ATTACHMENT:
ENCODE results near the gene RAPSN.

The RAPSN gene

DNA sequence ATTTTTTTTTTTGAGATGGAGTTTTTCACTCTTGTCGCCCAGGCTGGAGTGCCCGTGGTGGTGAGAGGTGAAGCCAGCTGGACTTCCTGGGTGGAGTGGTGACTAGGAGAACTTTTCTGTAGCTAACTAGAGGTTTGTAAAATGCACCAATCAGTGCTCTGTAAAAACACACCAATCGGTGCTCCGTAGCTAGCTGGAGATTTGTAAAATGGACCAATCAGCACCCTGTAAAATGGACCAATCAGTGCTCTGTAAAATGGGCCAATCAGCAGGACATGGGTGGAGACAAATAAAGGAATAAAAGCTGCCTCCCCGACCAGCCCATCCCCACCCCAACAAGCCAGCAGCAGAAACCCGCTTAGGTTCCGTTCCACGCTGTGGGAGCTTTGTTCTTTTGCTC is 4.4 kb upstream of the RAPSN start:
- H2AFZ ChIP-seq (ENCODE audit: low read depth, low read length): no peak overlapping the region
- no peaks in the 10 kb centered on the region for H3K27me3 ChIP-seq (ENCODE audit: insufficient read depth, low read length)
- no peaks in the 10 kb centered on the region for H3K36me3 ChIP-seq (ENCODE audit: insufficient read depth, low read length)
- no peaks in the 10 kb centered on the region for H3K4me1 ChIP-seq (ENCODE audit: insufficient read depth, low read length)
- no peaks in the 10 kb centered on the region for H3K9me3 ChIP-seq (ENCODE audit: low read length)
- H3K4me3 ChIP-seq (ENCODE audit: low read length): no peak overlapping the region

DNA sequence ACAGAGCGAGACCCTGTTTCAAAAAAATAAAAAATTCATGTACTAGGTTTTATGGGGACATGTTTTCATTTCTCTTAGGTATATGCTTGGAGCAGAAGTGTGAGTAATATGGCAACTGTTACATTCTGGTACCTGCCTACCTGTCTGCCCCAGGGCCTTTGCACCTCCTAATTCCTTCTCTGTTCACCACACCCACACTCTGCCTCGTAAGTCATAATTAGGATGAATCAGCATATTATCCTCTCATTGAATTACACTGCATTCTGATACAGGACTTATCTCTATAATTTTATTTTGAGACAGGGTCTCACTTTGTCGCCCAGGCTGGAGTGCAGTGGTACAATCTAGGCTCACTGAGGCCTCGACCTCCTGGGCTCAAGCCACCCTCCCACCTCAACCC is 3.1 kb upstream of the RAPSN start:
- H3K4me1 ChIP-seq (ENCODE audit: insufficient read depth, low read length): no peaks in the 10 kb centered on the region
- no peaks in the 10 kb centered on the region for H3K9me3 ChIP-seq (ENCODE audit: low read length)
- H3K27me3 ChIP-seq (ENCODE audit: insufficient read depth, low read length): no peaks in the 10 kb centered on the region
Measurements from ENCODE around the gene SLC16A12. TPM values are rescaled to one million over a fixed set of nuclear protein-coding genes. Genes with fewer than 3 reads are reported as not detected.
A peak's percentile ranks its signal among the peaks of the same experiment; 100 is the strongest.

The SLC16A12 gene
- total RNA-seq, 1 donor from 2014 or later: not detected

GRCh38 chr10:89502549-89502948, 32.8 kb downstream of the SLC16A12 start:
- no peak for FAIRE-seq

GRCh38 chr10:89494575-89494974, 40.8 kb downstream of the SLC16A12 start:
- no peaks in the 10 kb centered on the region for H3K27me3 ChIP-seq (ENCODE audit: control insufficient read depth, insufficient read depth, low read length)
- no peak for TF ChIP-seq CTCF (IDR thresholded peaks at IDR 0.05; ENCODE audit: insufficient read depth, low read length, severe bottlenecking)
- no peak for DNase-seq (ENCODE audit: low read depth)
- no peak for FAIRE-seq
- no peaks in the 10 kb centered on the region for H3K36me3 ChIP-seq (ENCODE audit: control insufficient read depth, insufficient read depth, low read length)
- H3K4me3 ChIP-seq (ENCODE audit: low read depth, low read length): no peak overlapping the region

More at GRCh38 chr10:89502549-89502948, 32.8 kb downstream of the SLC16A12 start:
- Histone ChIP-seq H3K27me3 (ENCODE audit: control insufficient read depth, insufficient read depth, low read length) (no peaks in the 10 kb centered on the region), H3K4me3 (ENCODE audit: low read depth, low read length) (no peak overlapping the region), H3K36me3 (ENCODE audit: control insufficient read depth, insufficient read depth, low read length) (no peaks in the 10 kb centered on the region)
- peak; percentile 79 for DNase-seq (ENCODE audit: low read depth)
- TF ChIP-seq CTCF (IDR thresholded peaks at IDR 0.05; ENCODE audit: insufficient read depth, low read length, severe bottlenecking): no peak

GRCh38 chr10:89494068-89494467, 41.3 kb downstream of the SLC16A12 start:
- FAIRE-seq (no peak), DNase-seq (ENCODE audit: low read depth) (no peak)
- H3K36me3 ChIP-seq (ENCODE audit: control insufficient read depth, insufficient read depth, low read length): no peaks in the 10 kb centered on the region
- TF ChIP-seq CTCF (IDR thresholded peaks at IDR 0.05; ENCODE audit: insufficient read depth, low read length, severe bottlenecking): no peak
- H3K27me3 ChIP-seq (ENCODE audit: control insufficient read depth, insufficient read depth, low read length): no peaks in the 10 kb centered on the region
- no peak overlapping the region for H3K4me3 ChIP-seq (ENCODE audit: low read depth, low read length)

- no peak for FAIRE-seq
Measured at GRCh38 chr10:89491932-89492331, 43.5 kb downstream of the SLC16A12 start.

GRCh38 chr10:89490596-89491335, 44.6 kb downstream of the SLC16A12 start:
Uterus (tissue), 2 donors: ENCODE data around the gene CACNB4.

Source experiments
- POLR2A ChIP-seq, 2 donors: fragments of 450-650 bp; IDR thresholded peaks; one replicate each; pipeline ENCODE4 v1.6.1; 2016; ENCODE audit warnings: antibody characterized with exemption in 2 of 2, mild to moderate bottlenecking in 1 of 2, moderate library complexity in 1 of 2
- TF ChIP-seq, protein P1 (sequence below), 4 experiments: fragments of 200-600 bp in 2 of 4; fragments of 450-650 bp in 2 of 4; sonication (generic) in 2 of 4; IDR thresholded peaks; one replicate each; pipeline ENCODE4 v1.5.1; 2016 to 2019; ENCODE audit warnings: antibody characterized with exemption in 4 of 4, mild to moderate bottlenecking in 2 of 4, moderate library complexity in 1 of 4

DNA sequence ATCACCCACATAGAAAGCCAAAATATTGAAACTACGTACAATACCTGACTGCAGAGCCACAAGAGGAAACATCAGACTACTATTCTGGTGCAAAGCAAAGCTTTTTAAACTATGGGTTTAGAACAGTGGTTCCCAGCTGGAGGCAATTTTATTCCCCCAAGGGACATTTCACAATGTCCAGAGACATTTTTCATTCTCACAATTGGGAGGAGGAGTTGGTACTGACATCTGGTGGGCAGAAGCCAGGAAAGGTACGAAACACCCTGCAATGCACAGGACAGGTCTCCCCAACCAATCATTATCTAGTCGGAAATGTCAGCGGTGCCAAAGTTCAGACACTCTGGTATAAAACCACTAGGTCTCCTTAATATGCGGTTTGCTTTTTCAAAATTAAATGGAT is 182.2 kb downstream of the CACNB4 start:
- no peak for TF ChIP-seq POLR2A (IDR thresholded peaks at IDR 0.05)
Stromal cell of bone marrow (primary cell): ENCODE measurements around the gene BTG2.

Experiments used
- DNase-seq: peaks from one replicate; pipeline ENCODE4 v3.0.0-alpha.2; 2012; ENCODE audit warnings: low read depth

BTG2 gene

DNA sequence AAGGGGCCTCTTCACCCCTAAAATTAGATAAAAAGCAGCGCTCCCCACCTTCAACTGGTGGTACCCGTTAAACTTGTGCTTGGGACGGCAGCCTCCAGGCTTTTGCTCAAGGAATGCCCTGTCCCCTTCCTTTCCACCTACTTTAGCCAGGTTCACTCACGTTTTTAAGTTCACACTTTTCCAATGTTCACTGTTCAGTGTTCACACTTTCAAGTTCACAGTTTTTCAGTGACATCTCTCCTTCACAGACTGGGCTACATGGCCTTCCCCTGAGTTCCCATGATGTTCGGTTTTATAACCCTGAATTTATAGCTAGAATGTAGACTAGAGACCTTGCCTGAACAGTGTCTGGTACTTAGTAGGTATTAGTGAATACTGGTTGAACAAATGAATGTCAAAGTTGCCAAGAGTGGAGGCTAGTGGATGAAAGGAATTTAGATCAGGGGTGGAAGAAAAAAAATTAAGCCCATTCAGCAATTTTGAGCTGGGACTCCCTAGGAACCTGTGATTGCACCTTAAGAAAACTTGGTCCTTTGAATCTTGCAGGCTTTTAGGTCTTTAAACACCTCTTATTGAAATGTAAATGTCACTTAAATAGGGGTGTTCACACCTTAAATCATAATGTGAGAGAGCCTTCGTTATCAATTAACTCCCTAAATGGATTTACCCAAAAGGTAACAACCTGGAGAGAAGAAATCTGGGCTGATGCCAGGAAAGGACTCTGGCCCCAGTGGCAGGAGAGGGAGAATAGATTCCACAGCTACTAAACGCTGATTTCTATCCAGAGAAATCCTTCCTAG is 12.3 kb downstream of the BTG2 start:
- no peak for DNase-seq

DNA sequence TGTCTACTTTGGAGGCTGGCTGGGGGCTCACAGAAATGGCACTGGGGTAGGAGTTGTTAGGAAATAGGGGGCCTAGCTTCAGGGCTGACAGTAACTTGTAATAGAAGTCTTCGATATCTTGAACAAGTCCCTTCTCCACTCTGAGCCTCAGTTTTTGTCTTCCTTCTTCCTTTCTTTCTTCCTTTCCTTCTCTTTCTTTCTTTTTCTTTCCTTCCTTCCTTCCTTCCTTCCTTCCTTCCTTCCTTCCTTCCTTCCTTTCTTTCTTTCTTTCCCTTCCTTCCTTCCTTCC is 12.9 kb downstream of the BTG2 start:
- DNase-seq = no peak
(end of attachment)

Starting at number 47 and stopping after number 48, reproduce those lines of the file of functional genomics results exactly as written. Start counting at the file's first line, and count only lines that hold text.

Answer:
Experiments used
- DNase-seq: peaks from one replicate; pipeline ENCODE4 v3.0.0-alpha.2; 2012; ENCODE audit warnings: low read depth